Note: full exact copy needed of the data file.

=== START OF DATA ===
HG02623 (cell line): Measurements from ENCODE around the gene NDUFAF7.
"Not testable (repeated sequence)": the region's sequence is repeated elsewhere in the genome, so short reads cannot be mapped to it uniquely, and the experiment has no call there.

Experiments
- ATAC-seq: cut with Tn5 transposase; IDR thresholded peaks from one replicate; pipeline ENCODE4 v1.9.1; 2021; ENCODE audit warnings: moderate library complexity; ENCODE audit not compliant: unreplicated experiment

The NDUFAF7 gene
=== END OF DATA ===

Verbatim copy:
HG02623 (cell line): Measurements from ENCODE around the gene NDUFAF7.
"Not testable (repeated sequence)": the region's sequence is repeated elsewhere in the genome, so short reads cannot be mapped to it uniquely, and the experiment has no call there.

Experiments
- ATAC-seq: cut with Tn5 transposase; IDR thresholded peaks from one replicate; pipeline ENCODE4 v1.9.1; 2021; ENCODE audit warnings: moderate library complexity; ENCODE audit not compliant: unreplicated experiment

The NDUFAF7 gene